Tokyo 2020 officials have claimed that payments made to the corruption-linked Black Tidings bank account were "legitimate" amid allegations of vote-buying.
Crisis has engulfed the upcoming Games in the Japanese capital after it emerged that French prosecutors were investigating transfers totalling $2 million (£1.3 million/€1.7 million), made in 2013 to the Singapore account allegedly used by the disgraced Diack family.
Lamine Diack, the former President of the International Association of Athletics Federations (IAAF) who was later embroiled in corruption allegations, also served as an International Olympic Committee (IOC) member until 2013.
It has been alleged that the money, therefore, could have been used to sway Diack and other voting IOC members at the 2013 Session when Tokyo was elected as Olympic host in Buenos Aires.
Extra ammunition is added to this argument by the fact the issue was previously mentioned in the World Anti-Doping Agency (WADA) Independent Commission report in January.
Chairman Richard Pound said that Diack may have used his position as IAAF President and IOC member to try to influence the campaign for the 2020 Olympics, with the report suggesting a sponsorship deal paid by Japan, and not Turkey, may have led to the Senegalese and allies voting for Tokyo rather than defeated rival Istanbul.
According to the WADA reports, Black Tidings is reportedly controlled by Ian Tan Tong Han.
With the scandal continuing to develop, Tsunekazu Takeda, the President of the Japanese Olympic Committee who was the leader of Tokyo 2020's bidding committee, has released a joint statement with former director general Nobumoto Higuchi to deny wrongdoing.
"As I was a member of the Tokyo 2020 Bid Committee, media reports have come to our attention claiming misconduct during our activities," the statement said.
"We would like to reaffirm that the Olympic Games 2020 were awarded to Tokyo as the result of a fair competition and as a result of the contents of our bid.
"The payments mentioned in the media were a legitimate consultant's fee paid to the service we received from Mr Tan’s company.
"It followed a full and proper contract and the monies were fully audited by Ernst & Young ShinNihon LLC.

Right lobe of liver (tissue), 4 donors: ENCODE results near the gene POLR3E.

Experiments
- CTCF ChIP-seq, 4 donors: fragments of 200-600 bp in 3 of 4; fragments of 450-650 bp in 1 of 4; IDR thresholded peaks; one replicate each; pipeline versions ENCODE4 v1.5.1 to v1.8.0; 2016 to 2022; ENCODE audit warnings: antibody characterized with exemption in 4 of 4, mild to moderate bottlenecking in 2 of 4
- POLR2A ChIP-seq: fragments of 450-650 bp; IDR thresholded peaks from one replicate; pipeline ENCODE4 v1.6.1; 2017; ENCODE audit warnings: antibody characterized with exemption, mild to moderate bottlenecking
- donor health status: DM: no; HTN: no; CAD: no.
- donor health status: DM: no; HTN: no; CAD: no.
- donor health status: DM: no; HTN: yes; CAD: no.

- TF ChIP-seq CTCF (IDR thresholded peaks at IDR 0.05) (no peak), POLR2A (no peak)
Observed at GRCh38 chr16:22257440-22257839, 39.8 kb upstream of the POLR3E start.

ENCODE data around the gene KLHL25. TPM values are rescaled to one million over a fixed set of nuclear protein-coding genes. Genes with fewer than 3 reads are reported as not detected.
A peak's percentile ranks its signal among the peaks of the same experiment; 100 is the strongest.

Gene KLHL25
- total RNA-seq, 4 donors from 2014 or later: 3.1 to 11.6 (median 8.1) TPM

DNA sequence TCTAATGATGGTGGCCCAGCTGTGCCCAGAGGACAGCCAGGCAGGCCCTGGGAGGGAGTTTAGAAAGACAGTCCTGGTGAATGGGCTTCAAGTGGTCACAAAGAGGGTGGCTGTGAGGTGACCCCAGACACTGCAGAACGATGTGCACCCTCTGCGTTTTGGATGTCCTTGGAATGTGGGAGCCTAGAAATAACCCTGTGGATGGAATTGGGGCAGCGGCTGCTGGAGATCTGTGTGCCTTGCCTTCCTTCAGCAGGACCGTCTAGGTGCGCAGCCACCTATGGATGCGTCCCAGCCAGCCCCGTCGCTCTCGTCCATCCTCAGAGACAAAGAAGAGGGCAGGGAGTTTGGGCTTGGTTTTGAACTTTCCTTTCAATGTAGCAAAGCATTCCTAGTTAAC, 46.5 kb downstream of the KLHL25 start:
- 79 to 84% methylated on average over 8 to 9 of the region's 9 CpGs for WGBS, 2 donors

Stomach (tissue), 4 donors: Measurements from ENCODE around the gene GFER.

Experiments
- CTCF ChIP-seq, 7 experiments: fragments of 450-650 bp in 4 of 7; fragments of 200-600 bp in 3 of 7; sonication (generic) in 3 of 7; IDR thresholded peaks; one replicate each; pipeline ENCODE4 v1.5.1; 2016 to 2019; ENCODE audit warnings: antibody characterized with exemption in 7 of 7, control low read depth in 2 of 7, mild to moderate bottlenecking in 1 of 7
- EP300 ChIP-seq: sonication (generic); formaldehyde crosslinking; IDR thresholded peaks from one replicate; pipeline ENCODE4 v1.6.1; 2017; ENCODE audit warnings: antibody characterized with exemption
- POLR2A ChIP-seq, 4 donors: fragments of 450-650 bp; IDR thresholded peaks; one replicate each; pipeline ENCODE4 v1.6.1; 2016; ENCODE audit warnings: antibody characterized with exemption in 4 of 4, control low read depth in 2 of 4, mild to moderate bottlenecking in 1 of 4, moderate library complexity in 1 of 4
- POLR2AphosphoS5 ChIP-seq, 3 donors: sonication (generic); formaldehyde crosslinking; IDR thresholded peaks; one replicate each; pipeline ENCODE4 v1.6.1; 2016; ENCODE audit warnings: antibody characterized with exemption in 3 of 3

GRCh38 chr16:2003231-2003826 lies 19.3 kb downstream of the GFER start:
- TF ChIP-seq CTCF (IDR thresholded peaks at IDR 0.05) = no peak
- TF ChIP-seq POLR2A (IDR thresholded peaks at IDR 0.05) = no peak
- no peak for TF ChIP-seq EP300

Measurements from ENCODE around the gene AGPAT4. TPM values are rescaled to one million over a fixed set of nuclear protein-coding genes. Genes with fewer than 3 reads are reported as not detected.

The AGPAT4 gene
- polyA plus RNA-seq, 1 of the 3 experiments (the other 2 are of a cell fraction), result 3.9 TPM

"The Tokyo 2020 Bid Committee can confirm that it paid an amount for the professional services received for the following consultation work including; the planning of the bid; tutoring on presentation practice; advice for international lobbying communications; and service for information and media analysis.
"All these services were properly contracted using accepted business practices.
"The firm contracted for this work had good credentials and references and were experts on Asian and Arabic and we were fully satisfied with the service we received from them.
"Furthermore, the amounts paid were in our opinion proper and adequate for the services provided and gave no cause for suspicion at the time.
"This message was conveyed to the IOC when these allegations first surfaced after a request for information from the IOC.
"The activity by the Tokyo bid Committee was at all times fair and correct, and we wish the Tokyo 2020 Organising Committee every success."
Lamine Diack was arrested in France in November amid allegations bribes had been taken to cover up failed drugs tests.
The Senegalese stepped down as an honorary IOC member last year after the allegations surfaced.
His son Papa was one of three people banned for life by the IAAF for helping Russian marathon runner Liliya Shobukhova avoid punishment for doping.
When contacted by insidethegames concerning the allegations of a payment by Tokyo 2020, an IOC spokesperson stated: "The IOC Chief Ethics and Compliance Officer has been in contact with the French magistrates in charge of the investigation on the IAAF case, and with WADA, since its start.
“The IOC is now civil party to the French justice procedure.
“The IOC’s Chief Ethics and Compliance Officer will continue to be in contact with all interested parties to clarify any alleged improper conduct.
“The IOC will not comment any further on the elements of the investigations at this stage."
The Turkish Olympic Committee, architects of the failed Istanbul bid, distanced themselves from the situation and from comments attributed to Yalcin Aksoy, the deputy general secretary, who reportedly told the Daily Mail London would best placed to host in 2020 in the extreme scenario of Tokyo being stripped of the Games.
"The Turkish Olympic Committee is aware of the allegations made against the Tokyo 2020 Bid Committee," a statement said.
"However, this matter is now being fully investigated by the International Olympic Committee and therefore the TOC will not comment further on the allegations until the IOC and the French authorities have completed their work.
"It would be wrong to try and pre-judge the findings and any possible action that may follow.
"Concerning recent comments in the British media attributable to the TOC regarding the 2020 Games potentially moving to London, these were the personal views of an individual and do not reflect the official views of the TOC. Only the IOC can decide where the Games are held.
"The campaign for the 2020 Games is now over for Turkey."
Tokyo 2020 has not been short of crisis since being awarded the Olympic and Paralympics in Buenos Aires.
Organisers had to scrap initial Olympic Stadium plans due to rising costs and the logo was also axed and replaced following a plagiarism row.